Opinion: It may be harder for women to have their voices heard in online classes
Gender discrimination is still very much alive in the virtual classroom. Without the nuances of in-person social interactions, women may be further marginalized by the difficulties and isolation of online learning. (Christine Kao/Daily Bruin staff)
By Navdeep Bal
Oct. 27, 2020 4:14 p.m.
Microphone: disabled. Video: disabled.
The typical college experience on Zoom might feel largely universal, but the role of gender in shaping that experience can’t be so easily turned off.
A 2019 report by McKinsey and LeanIn.org found that half of the women surveyed had experiences of being interrupted or spoken over in the workplace. This happens in educational settings as well and has been observed in online settings.
Gender has long affected everyday interactions, so it’s no surprise that it continues to have an impact in the virtual sphere.
Decades of studies and personal anecdotes have shown that educational experiences differ for female and male students, both subtly and overtly. UCLA faculty must take these into account to ensure that online learning does not amplify inherent gender disparities. Educators should be mindful, flexible and provide different avenues of learning, from verbal participation to written assignments, so all students have the opportunity to thrive, regardless of gender identity.
Online learning has been touted as an “equalizer,” but the reality is anything but.
In the classroom, female students are less likely to speak up and more likely to be interrupted. At home, they face similar gender discrepancies that can affect their academic performance.
Jessica Collett, professor and vice chair in the sociology department, said online learning during the COVID-19 pandemic has meant lower-income and female students often have to deal with household labor in addition to their academic responsibilities.
“Alongside online learning, there’s caregiving responsibilities and more labor around the house … taking care of siblings, cooking dinner, keeping things organized,” Collett said. “Often it’s women who do this kind of care work and household labor.”
Zoom also privileges communication styles associated with men.
More than half of all communication is done nonverbally and women generally use more facial expressions. Similarly, women are more likely to use paralanguage, which is nonlexical communication, such as pitch, hesitation noises and gestures.
These subtleties of communication are lost among the vast, black squares of Zoom, and women are left disproportionately impacted.
Women are more likely to value collaboration. However, because of this, they are also more likely to bear the brunt of collaborative work. Professors must be aware of this and actively work to mitigate these nuanced communicative differences.
The intersection of race, class and gender can affect how students communicate, interact and collaborate. Even though communication looks different nowadays, the COVID-19 pandemic hasn’t altered these fundamental tenets of social interaction.
Female students, alongside other marginalized communities, might struggle with imposter syndrome, or believe they are not worthy of their professors’ time.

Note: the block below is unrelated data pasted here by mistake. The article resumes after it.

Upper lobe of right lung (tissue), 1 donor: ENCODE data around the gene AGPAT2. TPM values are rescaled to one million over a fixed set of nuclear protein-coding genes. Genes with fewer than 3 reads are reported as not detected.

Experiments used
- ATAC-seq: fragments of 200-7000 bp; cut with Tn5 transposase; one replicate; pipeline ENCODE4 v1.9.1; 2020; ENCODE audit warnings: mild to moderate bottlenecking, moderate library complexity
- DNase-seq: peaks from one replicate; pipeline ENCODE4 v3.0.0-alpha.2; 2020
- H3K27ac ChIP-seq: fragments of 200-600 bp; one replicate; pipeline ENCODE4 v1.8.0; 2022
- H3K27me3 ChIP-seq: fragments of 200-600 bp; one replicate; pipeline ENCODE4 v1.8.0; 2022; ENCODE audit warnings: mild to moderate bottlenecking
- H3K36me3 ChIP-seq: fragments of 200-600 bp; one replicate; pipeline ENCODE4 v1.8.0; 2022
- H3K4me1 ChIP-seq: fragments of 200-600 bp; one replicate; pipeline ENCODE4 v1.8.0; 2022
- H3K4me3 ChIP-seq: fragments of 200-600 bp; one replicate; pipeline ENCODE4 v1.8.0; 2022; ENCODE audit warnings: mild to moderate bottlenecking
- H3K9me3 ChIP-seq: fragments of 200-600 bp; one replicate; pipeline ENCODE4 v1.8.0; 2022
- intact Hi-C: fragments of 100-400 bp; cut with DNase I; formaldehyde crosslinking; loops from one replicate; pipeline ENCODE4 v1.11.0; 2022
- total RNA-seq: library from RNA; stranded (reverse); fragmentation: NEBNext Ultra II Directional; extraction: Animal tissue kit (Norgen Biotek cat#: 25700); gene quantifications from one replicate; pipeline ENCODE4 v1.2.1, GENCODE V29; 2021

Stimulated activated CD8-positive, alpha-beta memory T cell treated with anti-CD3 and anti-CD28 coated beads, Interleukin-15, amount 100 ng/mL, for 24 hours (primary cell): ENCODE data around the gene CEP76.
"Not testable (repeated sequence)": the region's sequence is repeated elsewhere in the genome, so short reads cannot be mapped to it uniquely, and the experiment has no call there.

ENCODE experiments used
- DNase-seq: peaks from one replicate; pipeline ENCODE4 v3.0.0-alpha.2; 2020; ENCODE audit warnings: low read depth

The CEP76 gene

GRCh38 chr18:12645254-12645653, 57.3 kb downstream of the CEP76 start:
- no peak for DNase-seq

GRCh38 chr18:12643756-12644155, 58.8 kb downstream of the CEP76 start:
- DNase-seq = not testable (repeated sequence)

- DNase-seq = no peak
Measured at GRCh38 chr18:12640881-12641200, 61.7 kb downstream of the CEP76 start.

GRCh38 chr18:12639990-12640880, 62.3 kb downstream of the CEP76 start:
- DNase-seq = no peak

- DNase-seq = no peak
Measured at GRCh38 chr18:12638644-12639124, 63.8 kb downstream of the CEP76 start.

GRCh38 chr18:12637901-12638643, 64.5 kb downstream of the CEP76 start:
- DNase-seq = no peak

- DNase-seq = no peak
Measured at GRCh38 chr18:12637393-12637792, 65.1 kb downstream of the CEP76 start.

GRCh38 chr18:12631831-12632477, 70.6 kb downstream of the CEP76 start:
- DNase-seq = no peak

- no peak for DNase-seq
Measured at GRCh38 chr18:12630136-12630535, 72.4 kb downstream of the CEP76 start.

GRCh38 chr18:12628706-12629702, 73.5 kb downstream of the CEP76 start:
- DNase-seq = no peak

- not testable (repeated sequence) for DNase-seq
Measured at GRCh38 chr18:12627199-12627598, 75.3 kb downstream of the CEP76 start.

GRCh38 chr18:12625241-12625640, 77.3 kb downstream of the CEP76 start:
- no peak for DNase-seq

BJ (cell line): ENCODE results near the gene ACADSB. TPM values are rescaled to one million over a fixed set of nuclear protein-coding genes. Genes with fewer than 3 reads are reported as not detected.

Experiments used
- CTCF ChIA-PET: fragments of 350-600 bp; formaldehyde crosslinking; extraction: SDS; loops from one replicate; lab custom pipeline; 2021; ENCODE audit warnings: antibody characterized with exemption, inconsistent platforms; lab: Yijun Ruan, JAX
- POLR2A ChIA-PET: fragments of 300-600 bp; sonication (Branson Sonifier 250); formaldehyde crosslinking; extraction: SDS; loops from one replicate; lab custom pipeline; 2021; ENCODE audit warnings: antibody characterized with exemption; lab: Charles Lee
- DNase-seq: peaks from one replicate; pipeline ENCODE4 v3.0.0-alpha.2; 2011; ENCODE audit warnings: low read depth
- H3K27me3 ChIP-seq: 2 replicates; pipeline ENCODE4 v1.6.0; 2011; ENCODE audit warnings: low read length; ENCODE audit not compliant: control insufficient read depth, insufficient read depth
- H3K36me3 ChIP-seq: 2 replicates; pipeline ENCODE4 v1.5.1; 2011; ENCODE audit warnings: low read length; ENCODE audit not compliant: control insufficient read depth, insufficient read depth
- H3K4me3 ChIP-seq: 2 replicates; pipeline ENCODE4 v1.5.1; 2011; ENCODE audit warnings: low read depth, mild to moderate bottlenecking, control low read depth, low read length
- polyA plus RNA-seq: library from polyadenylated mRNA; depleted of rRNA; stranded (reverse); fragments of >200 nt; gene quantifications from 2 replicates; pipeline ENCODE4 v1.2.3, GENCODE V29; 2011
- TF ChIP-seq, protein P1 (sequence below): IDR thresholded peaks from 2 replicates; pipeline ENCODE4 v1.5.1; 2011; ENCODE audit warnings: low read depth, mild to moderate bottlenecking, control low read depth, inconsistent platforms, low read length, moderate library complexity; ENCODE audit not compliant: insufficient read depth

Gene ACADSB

Natasha Quadlin, an assistant sociology professor, said that lower-income, first-generation and women students may be less likely to seek help from their professors during normal circumstances.
“In the classroom, it’s always a risk that women may not feel as if their contributions are valued and welcomed and that may be particularly heightened on Zoom or an online platform,” Quadlin said.
Marginalizing female students could have detrimental effects on their academic careers and could widen the gender gap in fields where women are already underrepresented. These gender disparities may be more acute in historically male-dominated STEM fields. In 2019, only 27.7% of the undergraduate students in UCLA’s Henry Samueli School of Engineering and Applied Science were women. Without interacting with women colleagues, a female student might feel further isolated.
Professors must make the effort to identify gender disparities, no matter how subtle, by actively setting the tone and monitoring the discussion to ensure female students are not forced into a passive role.
Because if women do speak up when interrupted, they are often viewed negatively. This may be especially true in the unnatural set-up of Zoom.
Devanshi Agarwal, a fourth-year biochemistry student and the Women’s Leadership Director for the Bruin Belles Service Association, said she has noticed differences in who is allowed to go off-topic, who dominates the conversation and who turns on their cameras.
“All of these rules that have been forced on policing ourselves, our bodies and the way that we present ourselves translate into the smallest things like who’s starting a conversation in a Zoom class, who’s taking up more space in a Zoom class,” Agarwal said.
It can be argued that different facets of society have made significant progress in recognizing and addressing gender discrimination. However, improvement should not mean complacency. Gender disparities may not be intentionally sexist, but that does not dismiss the importance of acknowledging and fixing them. Online learning introduces unique challenges, from time zone differences to internet connections –adapting to mitigate implicit gender differences is no different.
Professors must be understanding of these differences, so they can provide equitable learning opportunities to all students.
The COVID-19 pandemic has revolutionized the way we learn, work and communicate – but age-old gender disparities won’t disappear overnight.